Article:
The rest of Skerrington Row.

The remainder of Skerrington is privately owned. It is a pity there is any remainder.

Number of houses.

This portion of it consists of three houses in front and six down the side - all of two apartments.

Rent.

The rent is 2s 2d a week.

Accommodation, closets, etc.

There is one washing-house for all the Skerrington Rows. There are two small boilers, but there was not a single whole pane in the window when we saw them on 6th December, 1913. There is one dry-closet of three compartments, with no locks on the doors. There are no coalhouses. The closet entrance was flooded with foul water. There is a woman employed to keep them clean, but is unable because of the nature of them.

Dimensions.

The size of the kitchen is 12 feet by 12 feet, and the rooms about half that size. The side row is out of repair and is very damp. The water gets through the ceiling. The floor is brick tile, badly broken. The pathway here is unpaved and beggars description. Besides the 2s 2d a week for rent for these houses, the rates this year amount to 27s 9d.

Next lot. Number of houses.

The next lot of Skerrington houses consists of five fronting Hurlford and nine fronting the Galston Road - four of two apartments upstairs at the back, at a rent of 2s 7d a week, and four of two apartments downstairs at the front at the same rent; except one tenant who pays 3d a week extra because there is a back door. The other house has one apartment at 1s 10d a week. [69]

Condition.

There are other four houses of one storey fronting the road. All of them are damp.

Factor.

We were informed that the factor for these houses is Mr James Finlay.

Remarks.

The type of these houses is as poor as can be imagined The accommodation as to closets, washing-houses, etc., is altogether inadequate. At the lower end of the side row we looked into an empty house which had a broken door, and which was littered with every conceivable abomination.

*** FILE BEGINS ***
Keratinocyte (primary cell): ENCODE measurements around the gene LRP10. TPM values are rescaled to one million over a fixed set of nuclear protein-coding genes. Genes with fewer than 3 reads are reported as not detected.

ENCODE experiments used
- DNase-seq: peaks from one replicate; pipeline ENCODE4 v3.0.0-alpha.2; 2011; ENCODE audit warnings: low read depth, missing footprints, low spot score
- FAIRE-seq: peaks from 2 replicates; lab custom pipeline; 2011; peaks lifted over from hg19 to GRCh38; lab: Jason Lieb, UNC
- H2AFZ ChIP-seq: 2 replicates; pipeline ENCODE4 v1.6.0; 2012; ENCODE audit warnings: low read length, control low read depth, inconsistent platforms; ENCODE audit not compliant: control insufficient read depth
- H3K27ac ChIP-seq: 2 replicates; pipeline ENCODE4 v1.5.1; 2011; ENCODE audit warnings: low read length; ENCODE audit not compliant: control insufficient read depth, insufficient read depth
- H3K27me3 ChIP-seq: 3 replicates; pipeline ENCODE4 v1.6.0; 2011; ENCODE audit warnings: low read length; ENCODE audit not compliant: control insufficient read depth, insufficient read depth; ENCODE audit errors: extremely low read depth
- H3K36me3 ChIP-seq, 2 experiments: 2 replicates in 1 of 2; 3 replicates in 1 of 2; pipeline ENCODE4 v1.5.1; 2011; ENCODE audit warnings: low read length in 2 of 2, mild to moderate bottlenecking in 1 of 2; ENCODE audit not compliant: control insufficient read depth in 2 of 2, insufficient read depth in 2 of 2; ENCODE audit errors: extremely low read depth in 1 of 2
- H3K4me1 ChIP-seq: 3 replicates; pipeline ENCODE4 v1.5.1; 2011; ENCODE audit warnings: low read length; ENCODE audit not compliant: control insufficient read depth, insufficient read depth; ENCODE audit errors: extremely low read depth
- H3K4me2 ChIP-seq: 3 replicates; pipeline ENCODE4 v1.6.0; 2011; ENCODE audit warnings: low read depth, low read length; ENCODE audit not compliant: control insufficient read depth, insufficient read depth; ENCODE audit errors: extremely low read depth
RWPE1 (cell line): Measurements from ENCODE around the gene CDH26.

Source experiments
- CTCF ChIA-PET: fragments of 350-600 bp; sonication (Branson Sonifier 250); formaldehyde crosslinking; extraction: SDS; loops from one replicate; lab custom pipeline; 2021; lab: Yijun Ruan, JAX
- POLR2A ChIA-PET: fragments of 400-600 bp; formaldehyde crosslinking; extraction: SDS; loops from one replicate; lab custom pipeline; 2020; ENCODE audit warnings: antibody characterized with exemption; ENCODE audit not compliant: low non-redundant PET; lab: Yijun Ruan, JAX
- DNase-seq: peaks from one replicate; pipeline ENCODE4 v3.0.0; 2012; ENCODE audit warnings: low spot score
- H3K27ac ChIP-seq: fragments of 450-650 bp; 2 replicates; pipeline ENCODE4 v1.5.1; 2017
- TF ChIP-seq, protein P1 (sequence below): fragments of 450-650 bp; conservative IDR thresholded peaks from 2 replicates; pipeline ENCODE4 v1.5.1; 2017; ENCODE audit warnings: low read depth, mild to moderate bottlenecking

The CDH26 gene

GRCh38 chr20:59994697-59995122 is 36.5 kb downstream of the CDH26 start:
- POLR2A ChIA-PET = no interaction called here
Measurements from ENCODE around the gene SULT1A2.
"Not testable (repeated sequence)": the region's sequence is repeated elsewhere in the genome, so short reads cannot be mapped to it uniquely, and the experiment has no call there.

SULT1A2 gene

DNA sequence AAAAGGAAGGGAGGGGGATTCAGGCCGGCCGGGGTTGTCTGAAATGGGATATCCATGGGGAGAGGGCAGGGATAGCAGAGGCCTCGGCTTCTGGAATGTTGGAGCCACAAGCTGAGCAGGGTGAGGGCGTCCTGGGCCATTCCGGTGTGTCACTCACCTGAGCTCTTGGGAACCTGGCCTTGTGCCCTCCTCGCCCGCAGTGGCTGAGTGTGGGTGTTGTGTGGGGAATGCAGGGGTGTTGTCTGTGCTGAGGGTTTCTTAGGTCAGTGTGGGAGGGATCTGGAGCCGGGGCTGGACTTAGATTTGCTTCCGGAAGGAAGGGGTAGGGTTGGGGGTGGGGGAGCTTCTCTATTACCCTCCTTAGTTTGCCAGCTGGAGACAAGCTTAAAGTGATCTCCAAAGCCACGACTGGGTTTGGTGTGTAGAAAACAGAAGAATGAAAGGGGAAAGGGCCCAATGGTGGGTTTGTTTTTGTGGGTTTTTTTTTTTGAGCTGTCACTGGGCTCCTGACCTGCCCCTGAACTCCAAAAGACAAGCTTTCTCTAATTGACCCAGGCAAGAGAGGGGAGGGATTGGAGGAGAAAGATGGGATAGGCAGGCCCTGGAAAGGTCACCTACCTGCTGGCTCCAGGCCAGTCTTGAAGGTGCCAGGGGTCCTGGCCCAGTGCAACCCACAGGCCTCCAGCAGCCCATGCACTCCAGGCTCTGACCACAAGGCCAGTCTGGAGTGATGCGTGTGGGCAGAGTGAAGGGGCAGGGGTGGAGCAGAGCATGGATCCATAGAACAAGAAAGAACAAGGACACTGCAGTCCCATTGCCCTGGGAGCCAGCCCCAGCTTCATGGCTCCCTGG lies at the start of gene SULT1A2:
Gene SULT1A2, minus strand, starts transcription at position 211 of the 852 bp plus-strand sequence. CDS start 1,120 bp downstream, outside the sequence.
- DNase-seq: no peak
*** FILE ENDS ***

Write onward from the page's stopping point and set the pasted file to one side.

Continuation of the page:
Howie's Square.

Owned by Messrs. J. & R. Howie, Ltd.

Coming still back towards Hurlford Cross, behind the front street is what is known as Howie's Square.

Number of houses.

There seems to have been 11 dwellings originally, but only four single apartments vv ere occupied when we visited till square on 6th December, 1913.

Kind of houses.

Whatever these houses may have been, they are ding enough looking now. The inside appearance confirms the impression given outside.

Where situated.

The square is situated on the margin of the River Irvine and in high floods the houses arc inundated.

Accommodation, closets, etc.

There arc three dry-closets, one washing-house, and an open ashpit. This was full of all kinds of decaying vegetable matter, and was littered in front fully 12 feet. We were informed that 20 tenants, besides two shops, use. this ashpit.

Rent.

The rent of the single house is 1s 3d a week.

Portland Rows.

Owned by Wm. Baird & Co., Ltd. General description.

Portland Rows are on the right hand side of the main road to Riccarton, about three minutes walk from Hurlford Station. There are two rows.

Front or Old Row. Number of dwellings/

The front, or old row, is a huge tenement of two storeys built originally, so we were informed, to house 180 families We were slow to believe this statement, but the same number was given to as when we made further enquiries.

How constructed.